I get a bit giddy when I come across books I love, books that inspire me, and that have a great deal of ancient knowledge in them. At this week’s astrology class, I hoarded a few library items in my bag, one of which is a real astro feast: Earth Mother Astrology – Ancient Healing Wisdom by Marcia Starck.
While this is not an astrology blog, it is a tarot blog, and tarot covers, well… everything! As Mary Greer notes, when one studies the tarot, one receives a complete education in the liberal arts: history, mythology, art, literature, quantum theory, psychology, and so on. On that note, my interests related to tarot include astrology, herbalism and crystals, and Earth Mother Astrology is a real gem (pun possibly intended). In this post I want to share a little snippet from this book, which looks at medical astrology and astrological associations for plants, crystals, flower essences, vitamins and minerals, etc.
In the Major Arcana, the mighty Jupiter is linked with the Wheel of Fortune. Also, Jupiter rules Sagittarius, which is the sign associated with Temperance. The stones of Jupiter primarily work to cleanse the liver and increase bile flow; they have also been used to protect riders and their horses (both link in with Sagittarius, who is prone to excess in food and drink – which I can personally confirm – and is also linked with horses).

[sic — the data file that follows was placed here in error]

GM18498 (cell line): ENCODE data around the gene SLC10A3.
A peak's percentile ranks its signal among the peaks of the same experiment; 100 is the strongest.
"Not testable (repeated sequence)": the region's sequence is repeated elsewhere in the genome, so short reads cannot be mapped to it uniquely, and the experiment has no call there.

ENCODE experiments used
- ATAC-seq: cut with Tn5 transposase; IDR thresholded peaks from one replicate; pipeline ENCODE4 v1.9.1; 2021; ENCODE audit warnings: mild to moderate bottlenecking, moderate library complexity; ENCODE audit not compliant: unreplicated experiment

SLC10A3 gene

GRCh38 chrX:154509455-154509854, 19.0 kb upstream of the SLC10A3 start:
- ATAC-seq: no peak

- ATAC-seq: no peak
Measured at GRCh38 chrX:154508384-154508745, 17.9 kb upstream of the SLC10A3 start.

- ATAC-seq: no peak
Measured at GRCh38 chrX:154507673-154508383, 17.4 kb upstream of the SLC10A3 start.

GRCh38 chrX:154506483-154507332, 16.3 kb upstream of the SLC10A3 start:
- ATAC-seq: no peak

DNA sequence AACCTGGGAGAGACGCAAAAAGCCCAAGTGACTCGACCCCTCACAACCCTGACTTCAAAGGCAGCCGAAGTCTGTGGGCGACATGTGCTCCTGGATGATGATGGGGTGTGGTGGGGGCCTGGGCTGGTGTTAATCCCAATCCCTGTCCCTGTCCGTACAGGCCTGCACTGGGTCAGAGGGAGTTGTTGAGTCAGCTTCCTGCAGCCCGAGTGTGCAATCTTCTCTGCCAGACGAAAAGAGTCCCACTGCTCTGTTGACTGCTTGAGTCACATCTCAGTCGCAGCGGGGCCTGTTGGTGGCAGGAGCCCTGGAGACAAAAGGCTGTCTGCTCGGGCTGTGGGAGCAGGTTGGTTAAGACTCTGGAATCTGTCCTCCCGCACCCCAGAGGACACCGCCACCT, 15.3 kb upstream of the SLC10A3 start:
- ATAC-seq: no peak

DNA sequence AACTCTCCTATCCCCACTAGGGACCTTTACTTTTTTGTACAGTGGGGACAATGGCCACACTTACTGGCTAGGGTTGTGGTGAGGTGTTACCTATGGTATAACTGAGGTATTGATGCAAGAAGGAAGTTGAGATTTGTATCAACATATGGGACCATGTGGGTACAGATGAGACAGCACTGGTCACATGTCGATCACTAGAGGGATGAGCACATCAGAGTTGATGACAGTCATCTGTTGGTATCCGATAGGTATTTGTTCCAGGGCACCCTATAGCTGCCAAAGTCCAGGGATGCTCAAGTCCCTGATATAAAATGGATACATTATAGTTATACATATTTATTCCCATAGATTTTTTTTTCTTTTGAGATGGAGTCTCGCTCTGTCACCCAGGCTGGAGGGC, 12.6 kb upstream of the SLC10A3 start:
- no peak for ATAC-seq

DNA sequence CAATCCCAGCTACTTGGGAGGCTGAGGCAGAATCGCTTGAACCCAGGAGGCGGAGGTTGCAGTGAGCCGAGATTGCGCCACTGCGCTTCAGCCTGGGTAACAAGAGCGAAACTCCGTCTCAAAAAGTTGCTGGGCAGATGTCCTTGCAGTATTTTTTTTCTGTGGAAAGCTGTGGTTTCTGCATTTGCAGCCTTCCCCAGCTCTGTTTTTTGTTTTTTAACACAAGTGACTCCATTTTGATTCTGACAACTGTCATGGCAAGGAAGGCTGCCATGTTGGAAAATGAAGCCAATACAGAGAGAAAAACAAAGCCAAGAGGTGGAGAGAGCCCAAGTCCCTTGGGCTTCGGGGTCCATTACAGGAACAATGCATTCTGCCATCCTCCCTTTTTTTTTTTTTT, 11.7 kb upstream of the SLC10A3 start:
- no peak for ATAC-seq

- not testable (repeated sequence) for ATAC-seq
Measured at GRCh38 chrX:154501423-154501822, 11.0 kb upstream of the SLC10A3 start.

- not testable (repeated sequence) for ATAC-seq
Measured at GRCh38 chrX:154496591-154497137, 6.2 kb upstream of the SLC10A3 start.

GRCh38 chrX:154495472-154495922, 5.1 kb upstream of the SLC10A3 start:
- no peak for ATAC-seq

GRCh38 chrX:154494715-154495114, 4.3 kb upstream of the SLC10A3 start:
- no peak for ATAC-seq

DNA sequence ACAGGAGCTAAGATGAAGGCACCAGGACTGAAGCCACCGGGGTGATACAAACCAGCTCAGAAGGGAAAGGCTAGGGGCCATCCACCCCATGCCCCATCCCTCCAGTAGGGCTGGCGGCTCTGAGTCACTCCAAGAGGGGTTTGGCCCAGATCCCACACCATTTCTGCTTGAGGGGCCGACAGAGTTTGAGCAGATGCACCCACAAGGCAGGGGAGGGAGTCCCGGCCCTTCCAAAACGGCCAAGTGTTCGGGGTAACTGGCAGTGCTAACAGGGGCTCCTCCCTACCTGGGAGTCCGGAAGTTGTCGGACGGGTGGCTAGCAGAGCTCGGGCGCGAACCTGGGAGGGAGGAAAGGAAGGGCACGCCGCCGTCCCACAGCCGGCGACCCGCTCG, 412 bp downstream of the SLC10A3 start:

The two stones for Jupiter are Turquoise and Chrysocolla. I quite directly from the book for both these stone as follows below.
Turquoise has always been considered a holy gem. It treats eye problems as well as ailments of an inflammatory or feverish origin. The Egyptians felt the earthy green colour joined the heavenly blue colour in giving the turquoise its special quality. Turquoise loses colour when its wearer is ill or in danger; it turns a dull yellow when worn by a person with liver problems. The stone absorbs harmful vibrations, sometimes shattering. It was a sacred stone in Persia during the time of Zoroaster.
In the Orient, turquoise is used to protect riders and their steeds; strings of turquoise beads are attached to the horses’ harnesses in order to make them sure-footed on narrow mountain paths. The Arabs wore a turquoise between three pearls on their headbands; at the hour of Jupiter, they took the stone in their right hand and made wishes on it. The Native Americans have always considered turquoise their sacred stone and use it in making jewelry and ritual objects.
Chrysocolla is a semi precious stone like turquoise, being opaque and dull in luster. Its color represents the Divine Mother and the virtues of compassion, humility, and patience. It is used for female disorders and can assist in balancing hormones after miscarriages, abortions, and hysterectomies. It is an emotional balancer and can be placed over the heart chakra to bring control.
As a cooling stone, it lowers fevers, heals burns, neutralizes anger and calms the nerves. It is also a stone of Venus and works well on the throat chakra for thyroid imbalance, voice problems and sore throats.
Given that I am in one gigantic Wheel of Fortune year, it is fitting that these two stones will accompany me throughout the year as well – though as a Saggie, I am rather fond of turquoise personally as well.